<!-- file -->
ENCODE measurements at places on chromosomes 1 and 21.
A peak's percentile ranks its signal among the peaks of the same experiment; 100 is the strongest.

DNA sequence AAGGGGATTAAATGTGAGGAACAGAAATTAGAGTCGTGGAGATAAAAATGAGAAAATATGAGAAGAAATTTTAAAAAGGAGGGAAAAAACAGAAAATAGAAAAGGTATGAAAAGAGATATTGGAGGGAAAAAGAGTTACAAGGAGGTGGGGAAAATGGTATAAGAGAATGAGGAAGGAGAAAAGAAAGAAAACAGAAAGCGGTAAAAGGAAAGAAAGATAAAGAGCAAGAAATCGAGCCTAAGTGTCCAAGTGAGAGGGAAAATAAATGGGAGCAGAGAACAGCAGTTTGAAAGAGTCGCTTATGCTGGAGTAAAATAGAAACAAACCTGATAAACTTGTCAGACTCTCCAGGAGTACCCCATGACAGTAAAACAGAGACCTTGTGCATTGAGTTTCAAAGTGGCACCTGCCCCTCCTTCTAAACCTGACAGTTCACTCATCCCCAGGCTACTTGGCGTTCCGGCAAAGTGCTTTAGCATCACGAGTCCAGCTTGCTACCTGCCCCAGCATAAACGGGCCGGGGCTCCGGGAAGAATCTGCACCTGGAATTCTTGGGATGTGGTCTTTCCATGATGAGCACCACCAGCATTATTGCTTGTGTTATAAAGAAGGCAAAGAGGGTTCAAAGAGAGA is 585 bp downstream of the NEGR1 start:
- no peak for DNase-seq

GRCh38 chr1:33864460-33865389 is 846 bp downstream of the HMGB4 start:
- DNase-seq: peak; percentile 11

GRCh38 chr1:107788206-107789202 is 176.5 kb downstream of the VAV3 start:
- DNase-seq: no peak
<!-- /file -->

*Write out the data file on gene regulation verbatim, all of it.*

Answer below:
ENCODE measurements at places on chromosomes 1 and 21.
A peak's percentile ranks its signal among the peaks of the same experiment; 100 is the strongest.

DNA sequence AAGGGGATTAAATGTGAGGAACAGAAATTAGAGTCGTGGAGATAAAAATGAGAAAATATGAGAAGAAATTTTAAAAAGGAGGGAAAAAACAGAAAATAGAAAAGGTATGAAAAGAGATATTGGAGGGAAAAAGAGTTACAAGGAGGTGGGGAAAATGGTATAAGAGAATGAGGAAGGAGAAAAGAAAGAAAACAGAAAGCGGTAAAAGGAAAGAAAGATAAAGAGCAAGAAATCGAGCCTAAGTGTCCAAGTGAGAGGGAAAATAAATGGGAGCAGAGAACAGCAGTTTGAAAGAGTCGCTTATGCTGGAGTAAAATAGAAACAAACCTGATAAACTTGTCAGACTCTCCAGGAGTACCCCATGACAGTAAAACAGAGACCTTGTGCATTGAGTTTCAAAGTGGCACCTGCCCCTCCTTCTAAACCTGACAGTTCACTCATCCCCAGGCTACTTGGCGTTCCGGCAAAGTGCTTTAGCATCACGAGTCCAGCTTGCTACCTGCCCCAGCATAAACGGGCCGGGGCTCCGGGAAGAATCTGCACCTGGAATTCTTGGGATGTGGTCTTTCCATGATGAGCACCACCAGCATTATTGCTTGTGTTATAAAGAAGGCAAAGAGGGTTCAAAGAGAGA is 585 bp downstream of the NEGR1 start:
- no peak for DNase-seq

GRCh38 chr1:33864460-33865389 is 846 bp downstream of the HMGB4 start:
- DNase-seq: peak; percentile 11

GRCh38 chr1:107788206-107789202 is 176.5 kb downstream of the VAV3 start:
- DNase-seq: no peak